Could Amanda Bynes Have Schizophrenia?

Let’s face it, Amanda Bynes has not been acting normally for quite some time:

Since last year, the former Nickelodeon starlet has been arrested for DUI, charged with 2 hit-and-run accidents and an alleged bong throwing incident.

There were reports from people at her gym and neighbors that Bynes had been “laughing hysterically for no reason” and having conversations with inanimate objects in her back yard.

More recently, she’s reportedly had plastic surgery and is trying to lose weight to get to a goal of 100 pounds.

She’s taken to Twitter to rant about a variety of people she calls “ugly”, including Rihanna, Miley Cyrus and even the President and Mrs. Obama!

She’s threatened to sue the NYPD for sexual harassment saying the arresting officer “slapped my vagina,” and tweeted:

“I Want A Million Dollars A Year For Illegally Having My Mind Read And Privacy Stolen.”

xamanda-bynes-blue-wig.jpg.pagespeed.ic.o2Dh2j368aShe’s been seen wearing bizarre multicolored wigs, not only walking around town but in court as well.

And just this week she was hospitalized under a 72 hour involuntary psychiatric hold, called a 5150 hold. This happened after Amanda allegedly set fire to a gasoline can in a stranger’s driveway. A passerby saw the fire and called 911.  Additional disturbing details have emerged:  Amanda may have gotten her pants burned during the episode but was not burned herself. While setting the fire, she got gasoline on her pet Pomeranian and then ran to a local liquor store to try to wash the dog off.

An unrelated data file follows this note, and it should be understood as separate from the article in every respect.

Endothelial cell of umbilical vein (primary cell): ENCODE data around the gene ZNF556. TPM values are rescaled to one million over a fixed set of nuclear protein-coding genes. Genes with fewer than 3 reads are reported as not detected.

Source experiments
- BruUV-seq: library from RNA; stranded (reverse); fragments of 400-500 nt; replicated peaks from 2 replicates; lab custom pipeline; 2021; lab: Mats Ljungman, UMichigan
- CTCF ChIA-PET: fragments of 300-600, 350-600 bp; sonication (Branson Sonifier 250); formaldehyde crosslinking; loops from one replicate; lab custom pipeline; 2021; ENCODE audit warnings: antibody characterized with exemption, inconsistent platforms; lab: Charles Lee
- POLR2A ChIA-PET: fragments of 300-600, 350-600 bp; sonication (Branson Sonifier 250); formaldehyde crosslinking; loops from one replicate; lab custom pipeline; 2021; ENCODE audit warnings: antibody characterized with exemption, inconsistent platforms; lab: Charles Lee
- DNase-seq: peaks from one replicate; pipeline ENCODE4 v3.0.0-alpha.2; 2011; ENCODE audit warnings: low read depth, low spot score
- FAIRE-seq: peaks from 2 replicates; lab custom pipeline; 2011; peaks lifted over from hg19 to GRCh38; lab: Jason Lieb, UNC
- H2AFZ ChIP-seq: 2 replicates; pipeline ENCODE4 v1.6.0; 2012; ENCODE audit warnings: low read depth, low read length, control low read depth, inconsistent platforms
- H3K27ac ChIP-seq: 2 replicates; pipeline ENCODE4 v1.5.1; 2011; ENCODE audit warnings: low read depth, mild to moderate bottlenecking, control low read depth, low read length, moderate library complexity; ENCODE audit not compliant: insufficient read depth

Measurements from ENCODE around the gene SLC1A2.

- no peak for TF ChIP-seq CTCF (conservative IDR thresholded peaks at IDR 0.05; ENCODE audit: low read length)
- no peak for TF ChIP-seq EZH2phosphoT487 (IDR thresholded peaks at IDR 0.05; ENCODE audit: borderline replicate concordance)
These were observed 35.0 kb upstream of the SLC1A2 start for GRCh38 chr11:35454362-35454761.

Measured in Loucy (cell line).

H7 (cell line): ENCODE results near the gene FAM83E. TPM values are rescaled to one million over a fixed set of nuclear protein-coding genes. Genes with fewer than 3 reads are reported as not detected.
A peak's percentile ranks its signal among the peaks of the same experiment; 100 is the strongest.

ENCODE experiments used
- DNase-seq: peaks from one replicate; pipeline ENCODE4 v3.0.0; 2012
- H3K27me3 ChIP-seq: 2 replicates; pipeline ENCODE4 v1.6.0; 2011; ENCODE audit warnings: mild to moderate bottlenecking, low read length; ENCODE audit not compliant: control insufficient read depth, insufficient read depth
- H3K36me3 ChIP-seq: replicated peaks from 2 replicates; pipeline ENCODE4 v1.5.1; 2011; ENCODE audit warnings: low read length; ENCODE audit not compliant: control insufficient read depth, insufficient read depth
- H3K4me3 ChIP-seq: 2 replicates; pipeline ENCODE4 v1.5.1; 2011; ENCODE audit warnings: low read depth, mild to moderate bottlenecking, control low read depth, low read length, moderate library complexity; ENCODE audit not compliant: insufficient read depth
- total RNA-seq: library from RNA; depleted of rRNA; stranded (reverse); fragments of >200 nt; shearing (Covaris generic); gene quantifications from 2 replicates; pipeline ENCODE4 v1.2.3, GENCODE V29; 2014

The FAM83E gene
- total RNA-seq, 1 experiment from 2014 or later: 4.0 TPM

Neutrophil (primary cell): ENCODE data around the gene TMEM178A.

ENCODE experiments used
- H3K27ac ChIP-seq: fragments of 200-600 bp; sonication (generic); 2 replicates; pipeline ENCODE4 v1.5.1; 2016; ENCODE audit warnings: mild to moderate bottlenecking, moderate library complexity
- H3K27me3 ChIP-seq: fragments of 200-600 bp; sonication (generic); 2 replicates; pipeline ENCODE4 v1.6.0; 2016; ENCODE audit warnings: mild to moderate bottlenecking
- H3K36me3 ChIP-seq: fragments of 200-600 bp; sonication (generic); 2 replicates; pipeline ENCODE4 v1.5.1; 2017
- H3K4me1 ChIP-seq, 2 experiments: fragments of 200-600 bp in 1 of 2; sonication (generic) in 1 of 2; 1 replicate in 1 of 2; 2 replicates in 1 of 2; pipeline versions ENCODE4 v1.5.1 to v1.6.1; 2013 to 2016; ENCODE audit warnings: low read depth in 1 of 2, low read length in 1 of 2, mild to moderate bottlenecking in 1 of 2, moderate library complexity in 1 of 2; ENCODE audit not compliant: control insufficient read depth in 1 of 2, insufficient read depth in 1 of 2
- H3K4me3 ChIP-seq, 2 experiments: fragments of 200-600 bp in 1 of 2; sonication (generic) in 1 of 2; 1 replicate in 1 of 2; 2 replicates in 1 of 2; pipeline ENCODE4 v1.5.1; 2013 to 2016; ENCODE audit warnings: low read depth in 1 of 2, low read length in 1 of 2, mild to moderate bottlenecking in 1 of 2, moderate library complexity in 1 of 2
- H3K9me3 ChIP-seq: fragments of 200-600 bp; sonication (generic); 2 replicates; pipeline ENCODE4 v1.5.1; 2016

TMZ is now reporting that the hold be extended up to two weeks to allow for a complete psychiatric evaluation. Their sources are also telling them that Amanda is showing “signs of schizophrenia,” and that her parents “will now ask a judge to put the 27-year-old in a conservatorship, a la Britney Spears, because they believe she is unable to care for herself and could be a danger to others.”

Hopefully Amanda will now be thoroughly evaluated and get the help she so desperately needs.

What is Schizophrenia?

According to the U.S. National Institute of Mental Health, Schizophrenia is a chronic, severe and disabling brain disorder that has affected people throughout history. It affects approximately 1% of Americans.

Schizophrenia affects men and women equally. It occurs at similar rates in all ethnic groups around the world. Psychotic symptoms (such as hallucinations and delusions) usually emerge in men in their late teens and early 20s and in women in their mid-20s to early 30s.

What Causes Schizophrenia?

Experts think schizophrenia is caused by several factors:

Genes and environment. Scientists have long known that schizophrenia runs in families. The illness occurs in 1 percent of the general population, but it occurs in 10 percent of people who have a first-degree relative with the disorder, such as a parent, brother, or sister.

Different brain chemistry and structure. Scientists think that an imbalance in the complex, interrelated chemical reactions of the brain involving the neurotransmitters dopamine and glutamate, and possibly others, plays a role in schizophrenia.

What are the Signs & Symptoms?

The symptoms of schizophrenia fall into three broad categories: positive symptoms, negative symptoms, and cognitive symptoms.

Positive symptoms

Positive symptoms are psychotic behaviors not seen in healthy people. These symptoms can come and go and include:

  • Hallucinations are things a person sees, hears, smells, or feels that no one else can see, hear, smell, or feel. “Voices” are the most common type of hallucination in schizophrenia. Other types of hallucinations include seeing people or objects that are not there, smelling odors that no one else detects, and feeling things like invisible fingers touching their bodies when no one is near.